Our return trip to Belize was wonderful. We got reacquainted with friends that we had made the year before, and made many new friends during the ten days that we were there. Many times friends would stop by our room with gifts such as fresh coconut water, papaya, or some small trinket. On the last day that we were in San Pedro, there was a steady stream of visitors to our room. They wanted to tell us goodbye. Many of them brought a small gift.

We received one gift that was very special to me. My wife made a special friendship with a little two-year-old boy who spoke only Spanish. Whenever he would see her, his face would light up. He didn’t understand English, but he understood the language of love. The day we were leaving he and his four-year-old sister came to our door with a gift. They gave us a well worn 1941 Walking Liberty half-dollar. I have no idea how this little family had come into possession of this coin, or why they gave it to me. Even though the monetary value of the coin is only a few dollars, it is one of the most precious gifts I have ever received.

I learned an important spiritual lesson on my trip to Belize. I learned it from the people that I met. They had such a desire to do something for us. Even though they had only meager possessions, they had such a desire to please. They wanted to see us before we left. They wanted to bring us a gift. It was very important to them. I saw a great object lesson in the way they treated me. It showed me how I should relate to God. I should come to God and say, “I don’t have much, but I want to give you something.” “God let me know what I can do to please you.” “God, I want to be with you.”

Gentle Reader, I know that you gave and received some good gifts this Christmas season. Jesus knows that too. In Matthew 7:7-11 (NIV) Jesus said, "Ask and it will be given to you; seek and you will find; knock and the door will be opened to you. For everyone who asks receives; the one who seeks finds; and to the one who knocks, the door will be opened. Which of you, if your son asks for bread, will give him a stone? Or if he asks for a fish, will give him a snake? If you, then, though you are evil, know how to give good gifts to your children, how much more will your Father in heaven give good gifts to those who ask him!”

God is the ultimate giver of good gifts. No matter how awesome the best gift you opened this Christmas is, it can’t compare to the gift of Jesus that we celebrate at Christmas. In Romans 6:23 (KJV) the Bible tells us “the wages of sin is death, but the gift of God is eternal life through Christ Jesus our Lord.” God has given you the best gift ever; what will you give God?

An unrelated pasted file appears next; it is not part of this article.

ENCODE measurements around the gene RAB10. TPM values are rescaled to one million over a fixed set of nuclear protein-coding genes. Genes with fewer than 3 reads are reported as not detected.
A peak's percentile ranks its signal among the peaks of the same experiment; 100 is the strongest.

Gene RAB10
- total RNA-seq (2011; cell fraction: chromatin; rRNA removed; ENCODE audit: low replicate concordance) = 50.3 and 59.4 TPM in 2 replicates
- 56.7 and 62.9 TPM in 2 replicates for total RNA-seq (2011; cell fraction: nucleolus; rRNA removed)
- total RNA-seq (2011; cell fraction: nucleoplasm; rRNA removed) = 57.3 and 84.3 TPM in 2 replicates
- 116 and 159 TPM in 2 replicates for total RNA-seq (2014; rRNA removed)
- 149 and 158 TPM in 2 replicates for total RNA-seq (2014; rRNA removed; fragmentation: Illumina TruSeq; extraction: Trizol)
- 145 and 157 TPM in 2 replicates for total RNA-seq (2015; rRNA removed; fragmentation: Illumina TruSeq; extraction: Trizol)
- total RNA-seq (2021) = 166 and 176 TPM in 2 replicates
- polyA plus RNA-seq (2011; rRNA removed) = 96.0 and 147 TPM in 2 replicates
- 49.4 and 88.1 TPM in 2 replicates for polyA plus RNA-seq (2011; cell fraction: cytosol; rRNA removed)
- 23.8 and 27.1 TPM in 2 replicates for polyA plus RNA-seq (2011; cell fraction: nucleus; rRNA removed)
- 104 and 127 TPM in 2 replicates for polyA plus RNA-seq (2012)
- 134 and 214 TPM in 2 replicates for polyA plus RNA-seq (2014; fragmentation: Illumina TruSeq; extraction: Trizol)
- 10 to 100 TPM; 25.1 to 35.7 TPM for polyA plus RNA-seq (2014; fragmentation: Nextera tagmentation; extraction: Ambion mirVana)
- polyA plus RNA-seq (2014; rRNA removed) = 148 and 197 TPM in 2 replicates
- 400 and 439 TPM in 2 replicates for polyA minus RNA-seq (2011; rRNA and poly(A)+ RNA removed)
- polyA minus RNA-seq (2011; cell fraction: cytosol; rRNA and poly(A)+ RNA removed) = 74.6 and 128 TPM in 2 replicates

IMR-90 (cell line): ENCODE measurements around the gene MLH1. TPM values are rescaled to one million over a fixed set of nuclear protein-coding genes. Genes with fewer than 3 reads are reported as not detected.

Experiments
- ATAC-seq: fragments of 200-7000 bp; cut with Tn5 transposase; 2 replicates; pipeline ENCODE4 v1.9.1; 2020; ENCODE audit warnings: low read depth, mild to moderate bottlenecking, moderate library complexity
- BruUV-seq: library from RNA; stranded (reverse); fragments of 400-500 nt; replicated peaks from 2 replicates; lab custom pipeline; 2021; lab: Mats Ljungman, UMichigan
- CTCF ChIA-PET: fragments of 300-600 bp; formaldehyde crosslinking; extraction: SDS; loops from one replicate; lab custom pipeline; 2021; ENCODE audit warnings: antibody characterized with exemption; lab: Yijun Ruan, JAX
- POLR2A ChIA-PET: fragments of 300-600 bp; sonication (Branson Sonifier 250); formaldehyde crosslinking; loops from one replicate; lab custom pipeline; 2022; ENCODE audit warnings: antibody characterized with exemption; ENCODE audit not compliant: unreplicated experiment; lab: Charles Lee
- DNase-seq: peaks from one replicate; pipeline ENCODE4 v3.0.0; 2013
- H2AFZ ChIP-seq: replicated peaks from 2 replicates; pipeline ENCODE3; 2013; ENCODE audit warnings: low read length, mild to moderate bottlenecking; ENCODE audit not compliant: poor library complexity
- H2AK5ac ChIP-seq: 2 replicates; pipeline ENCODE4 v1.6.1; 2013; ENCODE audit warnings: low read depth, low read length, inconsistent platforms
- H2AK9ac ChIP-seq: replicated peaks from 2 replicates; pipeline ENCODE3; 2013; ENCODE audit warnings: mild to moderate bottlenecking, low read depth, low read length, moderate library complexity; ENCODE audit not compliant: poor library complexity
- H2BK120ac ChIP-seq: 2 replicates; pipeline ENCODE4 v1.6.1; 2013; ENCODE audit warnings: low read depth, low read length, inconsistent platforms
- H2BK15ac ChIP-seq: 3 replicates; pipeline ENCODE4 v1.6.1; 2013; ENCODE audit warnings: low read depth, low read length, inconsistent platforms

Wednesday, December 20, 2017

A Shepherd's Life

An Arkie's Faith column from the December 20, 2017, issue of The Mena Star.


Growing up in Colorado, I remember occasionally seeing shepherds with their flocks of sheep when we traveled in the mountains. I thought that being a shepherd looked like fun. You got to spend your time outdoors in the beautiful Colorado mountains. Their small little trailers looked so homey and quaint.

When I got older and became an avid newspaper reader, I read some stories that showed the darker side of being a shepherd in Colorado. Most of the shepherds are foreigners who are seldom able to talk to family back home. They live without any human company for months at a time. The shepherds have no water, no toilet, no shower, no place to wash clothes. Most live in small, 6x10-foot trailers with just enough room to stretch out to sleep, a small wood-burning stove and little else. Some have an outhouse nearby. Many don’t.

Before World War II, most of Colorado’s shepherds were Americans, but by the early 1950’s, the industry couldn’t find enough American citizens to do the tedious and difficult work for very low wages. In 1952, Congress enacted a program to help farmers and ranchers secure a reliable supply of foreign workers. But shepherds were exempted from many of the protections granted by law to other foreign agricultural workers, such as an hourly wage and access to running water and a toilet.

Currently, more than 1,600 shepherds working in nine Western states participate in the program. They live in primitive tents or trailers, watching over thousands of animals on vast areas of public land. For decades, federal regulations have set their wages at $750 a month. Most shepherds work seven days a week for ten to twelve hours a day. Last year, the Department of Labor released a new rule increasing shepherd pay to $1,200 per month.

When you read or hear about shepherds, it is often a metaphor for a caregiver tending to his people, such as a leader or a pastor. But the actual shepherds, the ones who travel for miles and miles every day, tending to a large flock of sheep, lead a lonely and rugged life far away from civilization.